Before digitalization and the ability to stream music over the internet, rock stars made much of their income from record sales. Today, income from selling songs has plummeted, even for superstars like James Taylor and Taylor Swift. The real money nowadays is derived from concert sales. In 2017, for example, Billy Joel earned $27.4 million from his live performances, and less than $2 million from record sales and streaming. Even Paul McCartney, who has written and recorded more number-one songs than anyone in music history, today, earns 80 percent of his income from live concerts. Krueger tackles commonly-asked questions: How does a song become popular? And how does a new artist break out in today's winner-take-all economy? How can musicians and everyday workers earn a living in the digital economy?
A former international hostage negotiator for the FBI offers a new field-tested approach to high-stakes negotiations - whether in the boardroom or at home.
After a stint policing the rough streets of Kansas City, Missouri, Chris Voss joined the FBI, where his career as a hostage negotiator brought him face-to-face with a range of criminals, including bank robbers and terrorists. Reaching the pinnacle of his profession, he became the FBI's lead international kidnapping negotiator.
Never Split the Difference takes you inside the world of high-stakes negotiations and into Voss' head, revealing the skills that helped him and his colleagues succeed where it mattered most: in saving lives. In this practical guide, he shares the nine effective principles - counterintuitive tactics and strategies - you, too, can use to become more persuasive in both your professional and personal lives.
Life is a series of negotiations you should be prepared for: buying a car, negotiating a salary, buying a home, renegotiating rent, deliberating with your partner. Taking emotional intelligence and intuition to the next level, Never Split the Difference gives you the competitive edge in any discussion.
In Blockchain Chicken Farm, the technologist and writer Xiaowei Wang explores the political and social entanglements of technology in rural China. Their discoveries force them to challenge the standard idea that rural culture and people are backward, conservative, and intolerant. Instead, they find that rural China has not only adapted to rapid globalization but has actually innovated the technology we all use today.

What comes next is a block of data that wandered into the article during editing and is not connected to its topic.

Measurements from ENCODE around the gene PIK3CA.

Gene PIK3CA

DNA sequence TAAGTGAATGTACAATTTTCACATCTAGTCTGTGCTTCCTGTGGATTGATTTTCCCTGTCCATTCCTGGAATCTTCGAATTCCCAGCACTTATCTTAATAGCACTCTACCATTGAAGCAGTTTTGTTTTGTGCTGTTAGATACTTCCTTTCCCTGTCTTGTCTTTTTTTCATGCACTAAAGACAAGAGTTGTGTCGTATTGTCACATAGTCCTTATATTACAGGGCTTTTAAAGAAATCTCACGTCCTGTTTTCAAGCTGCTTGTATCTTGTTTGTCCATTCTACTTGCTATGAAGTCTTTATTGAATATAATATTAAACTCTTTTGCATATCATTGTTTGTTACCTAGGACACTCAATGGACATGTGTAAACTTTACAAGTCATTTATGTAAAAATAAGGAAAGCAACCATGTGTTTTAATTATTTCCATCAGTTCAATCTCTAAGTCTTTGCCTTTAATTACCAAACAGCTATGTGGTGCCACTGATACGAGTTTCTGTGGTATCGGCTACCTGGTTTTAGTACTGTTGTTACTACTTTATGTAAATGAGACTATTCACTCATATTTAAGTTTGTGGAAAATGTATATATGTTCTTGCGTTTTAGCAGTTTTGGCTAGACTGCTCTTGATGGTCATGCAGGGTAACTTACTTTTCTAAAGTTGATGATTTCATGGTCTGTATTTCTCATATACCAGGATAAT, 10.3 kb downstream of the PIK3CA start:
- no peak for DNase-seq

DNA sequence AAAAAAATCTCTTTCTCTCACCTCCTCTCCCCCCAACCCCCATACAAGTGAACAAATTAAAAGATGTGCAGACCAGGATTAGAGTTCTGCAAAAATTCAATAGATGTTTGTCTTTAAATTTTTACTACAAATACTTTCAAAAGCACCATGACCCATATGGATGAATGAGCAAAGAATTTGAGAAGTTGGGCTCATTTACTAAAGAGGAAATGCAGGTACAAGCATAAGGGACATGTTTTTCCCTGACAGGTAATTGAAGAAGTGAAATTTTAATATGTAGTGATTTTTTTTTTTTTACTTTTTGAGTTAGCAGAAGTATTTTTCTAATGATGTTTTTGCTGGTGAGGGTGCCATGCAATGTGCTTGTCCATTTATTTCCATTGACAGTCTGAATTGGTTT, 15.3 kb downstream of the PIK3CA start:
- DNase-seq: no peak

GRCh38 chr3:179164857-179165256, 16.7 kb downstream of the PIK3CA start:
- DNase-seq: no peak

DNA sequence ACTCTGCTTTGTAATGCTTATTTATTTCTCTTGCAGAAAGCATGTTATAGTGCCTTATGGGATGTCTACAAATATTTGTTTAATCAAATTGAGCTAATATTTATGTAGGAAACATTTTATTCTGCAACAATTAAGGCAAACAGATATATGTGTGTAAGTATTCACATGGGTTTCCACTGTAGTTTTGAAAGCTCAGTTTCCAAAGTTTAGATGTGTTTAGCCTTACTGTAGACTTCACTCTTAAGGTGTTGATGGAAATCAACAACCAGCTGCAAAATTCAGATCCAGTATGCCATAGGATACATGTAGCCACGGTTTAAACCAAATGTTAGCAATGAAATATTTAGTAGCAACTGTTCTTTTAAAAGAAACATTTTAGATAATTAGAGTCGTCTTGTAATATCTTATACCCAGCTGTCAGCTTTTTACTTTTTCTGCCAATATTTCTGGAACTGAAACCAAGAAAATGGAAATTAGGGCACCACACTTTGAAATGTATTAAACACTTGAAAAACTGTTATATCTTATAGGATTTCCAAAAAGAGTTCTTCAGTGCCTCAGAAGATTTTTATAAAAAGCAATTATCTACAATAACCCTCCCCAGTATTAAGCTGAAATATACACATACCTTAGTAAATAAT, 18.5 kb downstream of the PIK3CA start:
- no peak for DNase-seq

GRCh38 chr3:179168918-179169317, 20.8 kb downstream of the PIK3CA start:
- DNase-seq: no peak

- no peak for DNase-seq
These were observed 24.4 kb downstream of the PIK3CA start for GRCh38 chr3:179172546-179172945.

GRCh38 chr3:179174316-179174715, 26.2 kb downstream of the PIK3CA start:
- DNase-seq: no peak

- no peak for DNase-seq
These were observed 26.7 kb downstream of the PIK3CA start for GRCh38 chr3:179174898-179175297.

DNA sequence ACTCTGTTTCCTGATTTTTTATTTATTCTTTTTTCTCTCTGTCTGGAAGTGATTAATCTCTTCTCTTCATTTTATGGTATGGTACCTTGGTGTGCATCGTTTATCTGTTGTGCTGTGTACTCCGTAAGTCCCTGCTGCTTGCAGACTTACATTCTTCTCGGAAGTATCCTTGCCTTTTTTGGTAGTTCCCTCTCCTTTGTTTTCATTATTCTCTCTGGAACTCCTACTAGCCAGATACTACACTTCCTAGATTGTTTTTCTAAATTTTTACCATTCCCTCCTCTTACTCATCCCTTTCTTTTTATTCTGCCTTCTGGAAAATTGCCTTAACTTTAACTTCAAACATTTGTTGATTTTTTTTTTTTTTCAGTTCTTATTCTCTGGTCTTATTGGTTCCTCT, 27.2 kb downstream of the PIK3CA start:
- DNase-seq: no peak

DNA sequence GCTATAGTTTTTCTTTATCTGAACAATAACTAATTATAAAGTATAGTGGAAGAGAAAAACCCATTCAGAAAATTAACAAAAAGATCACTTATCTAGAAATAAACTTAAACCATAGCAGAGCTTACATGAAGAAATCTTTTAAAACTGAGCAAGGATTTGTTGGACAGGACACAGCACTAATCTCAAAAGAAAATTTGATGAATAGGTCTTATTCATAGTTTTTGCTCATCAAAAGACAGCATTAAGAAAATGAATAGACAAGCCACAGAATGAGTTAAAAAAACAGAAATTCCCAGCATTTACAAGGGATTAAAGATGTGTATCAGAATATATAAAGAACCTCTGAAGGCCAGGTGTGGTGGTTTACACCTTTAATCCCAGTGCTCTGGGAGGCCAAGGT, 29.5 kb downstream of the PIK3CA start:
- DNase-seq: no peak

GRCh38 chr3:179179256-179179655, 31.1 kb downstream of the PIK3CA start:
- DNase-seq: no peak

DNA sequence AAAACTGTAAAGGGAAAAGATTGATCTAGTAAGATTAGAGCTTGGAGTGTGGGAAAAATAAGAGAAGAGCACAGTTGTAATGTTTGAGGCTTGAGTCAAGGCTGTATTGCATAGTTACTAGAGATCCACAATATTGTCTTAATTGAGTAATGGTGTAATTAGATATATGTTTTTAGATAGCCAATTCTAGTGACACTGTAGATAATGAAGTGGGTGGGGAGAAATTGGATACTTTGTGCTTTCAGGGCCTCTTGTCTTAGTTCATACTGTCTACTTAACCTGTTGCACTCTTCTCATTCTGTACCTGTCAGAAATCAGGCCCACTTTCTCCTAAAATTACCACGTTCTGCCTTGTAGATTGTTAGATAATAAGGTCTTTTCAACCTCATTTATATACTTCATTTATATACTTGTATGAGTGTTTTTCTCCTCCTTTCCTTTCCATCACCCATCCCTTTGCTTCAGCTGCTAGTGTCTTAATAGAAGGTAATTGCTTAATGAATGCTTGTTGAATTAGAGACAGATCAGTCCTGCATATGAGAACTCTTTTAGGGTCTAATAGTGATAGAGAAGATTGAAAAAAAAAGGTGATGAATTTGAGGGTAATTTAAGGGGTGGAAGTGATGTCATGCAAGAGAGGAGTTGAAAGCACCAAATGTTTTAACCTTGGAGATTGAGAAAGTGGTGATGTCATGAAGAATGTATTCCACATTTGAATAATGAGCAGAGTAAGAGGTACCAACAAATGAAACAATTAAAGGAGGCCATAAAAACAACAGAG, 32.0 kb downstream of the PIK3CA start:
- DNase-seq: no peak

In this masterwork of original thinking and research, Shoshana Zuboff provides startling insights into the phenomenon that she has named surveillance capitalism. The stakes could not be higher: a global architecture of behavior modification threatens human nature in the 21st century just as industrial capitalism disfigured the natural world in the 20th. Zuboff vividly brings to life the consequences as surveillance capitalism advances from Silicon Valley into every economic sector. Vast wealth and power are accumulated in ominous new "behavioral futures markets", where predictions about our behavior are bought and sold, and the production of goods and services is subordinated to a new "means of behavioral modification". The threat has shifted from a totalitarian Big Brother state to a ubiquitous digital architecture: a "Big Other" operating in the interests of surveillance capital. Here is the crucible of an unprecedented form of power marked by extreme concentrations of knowledge and free from democratic oversight. Zuboff's comprehensive and moving analysis lays bare the threats to 21st-century society: a controlled "hive" of total connection that seduces with promises of total certainty for maximum profit - at the expense of democracy, freedom, and our human future. With little resistance from law or society, surveillance capitalism is on the verge of dominating the social order and shaping the digital future - if we let it.
Netflix series starring Octavia Spencer, On Her Own Ground is the first full-scale biography of “one of the great success stories of American history” (The Philadelphia Inquirer), Madam C.J. Walker—the legendary African American entrepreneur and philanthropist—by her great-great-granddaughter, A’Lelia Bundles. The daughter of formerly enslaved parents, Sarah Breedlove—who would become known as Madam C. J. Walker—was orphaned at seven, married at fourteen, and widowed at twenty. She spent the better part of the next two decades laboring as a washerwoman for $1.50 a week. Then—with the discovery of a revolutionary hair care formula for black women—everything changed. By her death in 1919, Walker managed to overcome astonishing odds: building a storied beauty empire from the ground up, amassing wealth unprecedented among black women, and devoting her life to philanthropy and social activism. Along the way, she formed friendships with great early-twentieth-century political figures such as Ida B. Wells, Mary McLeod Bethune, W.E.B. Du Bois, and Booker T. Washington.